Today's blog is all about dialogue. Have you ever reread your manuscript and gotten that bleh feeling from the dialogue? Maybe the character interactions feel flat or forced, or simply unrealistic. Dialogue is a big deal-breaker for me whenever I'm reading a new book. I don't know about you, but if the dialogue feels cheesy, I usually won't stick with the book.
So how can we avoid these pitfalls and keep readers hooked?
1) Avoid making dialogue too realistic. I think we all do this when we start to write fiction, but it's a habit we need to nix. Example...
"Hi, how are you?" She held the phone receiver to her ear tightly.
"Fine, how about you?"
"Yeah? Just okay?"
"Yeah, you know how it is. What's new?" She broke a piece of a chocolate chip cookie and dropped it in her mouth.
"Not much. Oh, except my job at the Godiva store."
"What about it?"
"I got caught stealing the truffles. They fired me."
All we really care about is the fact that she got caught eating truffles on the job and was fired, right? Obviously this is a silly example, but the reason we start caring at the end of this interaction is because that's the first time something actually happens in the conversation. If your dialogue feels flat, try going through and slashing all the extras. Yes, your word count might take a hit, but the conversations between your characters will be so much deeper, fuller, and more interesting.
2) Always end with a hook. Any time you're finishing a chapter or a section, cut the conversation short before it's resolved. This is my trick for hooking the readers to (hopefully) lead them into the next chapter. Think about it. When you're reading a book and it keeps you up into the middle of the night, why does it have that effect? Because you need to know what comes next, right?
Here's an example from one of my favorite books, Daring Chloe by Laura Jensen Walker. The chapter starts, "At 1:33 a.m., nine hours and twenty-seven minutes before my wedding ceremony, my fiance dumped me. By text message."
The chapter goes on to end with this hook:
Slamming the art book shut, I sprang from my seat. "He'll be praying for me? He'd better pray for his risk-taking, dare-devil friend, 'cause when I find him, I'm gonna kill him. Bet he won't find that boring."
Tess grabbed her literary purse. "Come on, Chloe. You're going on your honeymoon. And I'm coming with you, so let's go buy a bikini. I'm thinking red thong."
Who doesn't want to read the rest of the book with a setup like that? This is a chick lit novel, but the same principle applies to historical romance, suspense, etc. Give us the setup of the conflict, but just before you give the resolution, take the carrot away and tease the reader into turning one more page. Works like a charm. It's worked on me many times!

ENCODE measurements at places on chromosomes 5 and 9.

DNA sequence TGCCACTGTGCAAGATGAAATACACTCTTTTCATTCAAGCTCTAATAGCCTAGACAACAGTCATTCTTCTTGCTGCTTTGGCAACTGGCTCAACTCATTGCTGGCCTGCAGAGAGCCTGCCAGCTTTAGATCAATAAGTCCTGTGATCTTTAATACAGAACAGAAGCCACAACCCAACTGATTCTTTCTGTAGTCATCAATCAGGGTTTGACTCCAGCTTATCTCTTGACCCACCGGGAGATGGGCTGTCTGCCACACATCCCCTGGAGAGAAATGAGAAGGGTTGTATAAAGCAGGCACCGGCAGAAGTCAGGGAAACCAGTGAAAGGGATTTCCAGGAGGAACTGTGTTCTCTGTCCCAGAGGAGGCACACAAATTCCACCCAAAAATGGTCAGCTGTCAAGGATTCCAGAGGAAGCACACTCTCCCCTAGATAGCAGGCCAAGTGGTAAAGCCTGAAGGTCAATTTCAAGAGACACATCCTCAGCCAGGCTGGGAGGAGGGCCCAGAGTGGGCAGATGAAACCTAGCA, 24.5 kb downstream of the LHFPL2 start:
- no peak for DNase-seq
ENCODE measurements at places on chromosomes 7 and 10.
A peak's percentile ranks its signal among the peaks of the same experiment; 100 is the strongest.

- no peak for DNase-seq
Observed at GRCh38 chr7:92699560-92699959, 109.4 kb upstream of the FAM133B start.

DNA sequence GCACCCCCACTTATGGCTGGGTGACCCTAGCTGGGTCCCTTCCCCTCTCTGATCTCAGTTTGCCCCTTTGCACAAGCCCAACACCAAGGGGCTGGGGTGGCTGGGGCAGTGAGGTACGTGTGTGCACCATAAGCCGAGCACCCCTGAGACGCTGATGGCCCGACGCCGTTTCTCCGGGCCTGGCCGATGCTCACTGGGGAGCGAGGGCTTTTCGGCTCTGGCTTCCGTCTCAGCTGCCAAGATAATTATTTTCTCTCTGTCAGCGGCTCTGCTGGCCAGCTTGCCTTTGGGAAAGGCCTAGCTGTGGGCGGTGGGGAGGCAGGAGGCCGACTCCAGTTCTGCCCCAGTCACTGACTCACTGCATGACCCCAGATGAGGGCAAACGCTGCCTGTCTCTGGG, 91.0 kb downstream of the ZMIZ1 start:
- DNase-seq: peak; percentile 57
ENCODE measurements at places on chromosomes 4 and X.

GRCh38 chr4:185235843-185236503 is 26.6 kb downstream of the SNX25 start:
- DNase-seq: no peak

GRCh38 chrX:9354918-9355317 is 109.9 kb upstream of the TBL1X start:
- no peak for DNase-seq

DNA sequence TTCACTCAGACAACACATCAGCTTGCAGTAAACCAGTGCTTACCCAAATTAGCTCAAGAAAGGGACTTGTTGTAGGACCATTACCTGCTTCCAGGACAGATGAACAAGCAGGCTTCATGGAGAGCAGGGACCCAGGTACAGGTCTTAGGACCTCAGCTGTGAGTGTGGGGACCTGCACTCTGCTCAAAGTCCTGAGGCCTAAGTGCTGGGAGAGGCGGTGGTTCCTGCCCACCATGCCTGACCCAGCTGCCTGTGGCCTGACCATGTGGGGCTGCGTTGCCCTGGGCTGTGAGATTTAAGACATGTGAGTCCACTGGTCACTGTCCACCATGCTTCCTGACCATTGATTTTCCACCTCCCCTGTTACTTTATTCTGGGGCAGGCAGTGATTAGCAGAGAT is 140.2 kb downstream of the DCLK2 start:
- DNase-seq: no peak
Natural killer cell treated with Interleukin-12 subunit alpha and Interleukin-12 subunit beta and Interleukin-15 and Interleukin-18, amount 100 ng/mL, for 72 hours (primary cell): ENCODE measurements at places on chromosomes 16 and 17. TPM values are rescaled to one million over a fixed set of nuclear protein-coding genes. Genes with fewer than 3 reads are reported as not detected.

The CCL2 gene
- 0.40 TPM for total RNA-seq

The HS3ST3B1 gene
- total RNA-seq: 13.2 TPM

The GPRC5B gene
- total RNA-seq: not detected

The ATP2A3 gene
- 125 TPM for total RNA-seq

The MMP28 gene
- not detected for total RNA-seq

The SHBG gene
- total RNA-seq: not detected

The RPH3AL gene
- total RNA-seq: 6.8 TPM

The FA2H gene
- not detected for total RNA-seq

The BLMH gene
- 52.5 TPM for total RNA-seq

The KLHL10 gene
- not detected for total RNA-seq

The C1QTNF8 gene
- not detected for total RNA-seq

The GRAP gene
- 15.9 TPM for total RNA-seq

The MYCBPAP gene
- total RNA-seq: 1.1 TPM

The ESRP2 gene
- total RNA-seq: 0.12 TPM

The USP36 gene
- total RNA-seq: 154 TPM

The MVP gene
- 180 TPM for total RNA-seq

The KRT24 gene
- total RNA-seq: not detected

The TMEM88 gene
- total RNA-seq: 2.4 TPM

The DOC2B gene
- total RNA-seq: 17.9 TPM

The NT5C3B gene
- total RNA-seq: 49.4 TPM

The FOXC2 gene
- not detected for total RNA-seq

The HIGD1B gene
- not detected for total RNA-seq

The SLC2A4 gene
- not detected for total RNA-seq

3) Make your dialogue character-specific. We should be able to tell which of your characters is speaking just based off the dialogue, even if you didn't use tags. This is something I struggled with when I first started writing fiction. But I've learned that if you take time to really develop your characters' personalities, the dialogue will shine so much more than if your characters are all coming across a bit vanilla. Work on the whole package. Yes, your plot should be fabulous. But who cares if the characters don't tug our hearts? Make them individuals. Really work on their personalities, and your dialogue will come alive. I have one character in particular in my last book who constantly surprised me with the things that came out of her mouth... it was really like I had no control over what she was going to say next, and that made her so fun to write!
4) Pay attention to pacing. When in doubt, make it snappy. No one likes to listen to someone drone on and on in real life. It's even worse if that person is fictional. Be conscious of your pacing when it comes to dialogue, especially if you're incorporating humor. Yes, some characters will be very chatty, but be intentional if you're going to write long diatribes. For instance, you may have a minor character who likes to hear herself talk, and the other characters are always cutting her off. A situation like that can work nicely. Otherwise, readers generally like the back-and-forth dialogue provides. When it doubt, especially if you're writing a male POV, make something short and sweet. Not only will it make your dialogue flow nicely, but it will also help your pacing as you work to clip off unnecessary details. Then readers will know where to put their focus rather than feeling weighed down by a lot of extra information.